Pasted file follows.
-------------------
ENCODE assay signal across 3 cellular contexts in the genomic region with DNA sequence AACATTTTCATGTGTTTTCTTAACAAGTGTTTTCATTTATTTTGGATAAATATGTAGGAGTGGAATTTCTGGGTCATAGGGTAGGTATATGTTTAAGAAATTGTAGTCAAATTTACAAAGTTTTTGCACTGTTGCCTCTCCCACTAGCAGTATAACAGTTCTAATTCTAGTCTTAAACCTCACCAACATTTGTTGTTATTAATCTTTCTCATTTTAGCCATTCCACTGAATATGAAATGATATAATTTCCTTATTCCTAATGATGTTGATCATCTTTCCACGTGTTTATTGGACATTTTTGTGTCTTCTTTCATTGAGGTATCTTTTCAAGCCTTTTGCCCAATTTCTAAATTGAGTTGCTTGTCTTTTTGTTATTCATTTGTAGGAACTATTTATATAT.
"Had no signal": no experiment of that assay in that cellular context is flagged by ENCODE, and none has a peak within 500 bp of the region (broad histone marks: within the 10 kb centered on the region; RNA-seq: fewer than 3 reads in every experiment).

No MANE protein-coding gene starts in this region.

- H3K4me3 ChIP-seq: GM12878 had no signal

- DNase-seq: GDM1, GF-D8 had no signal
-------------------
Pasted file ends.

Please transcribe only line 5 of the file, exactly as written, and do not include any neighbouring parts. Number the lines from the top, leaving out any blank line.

- DNase-seq: GDM1, GF-D8 had no signal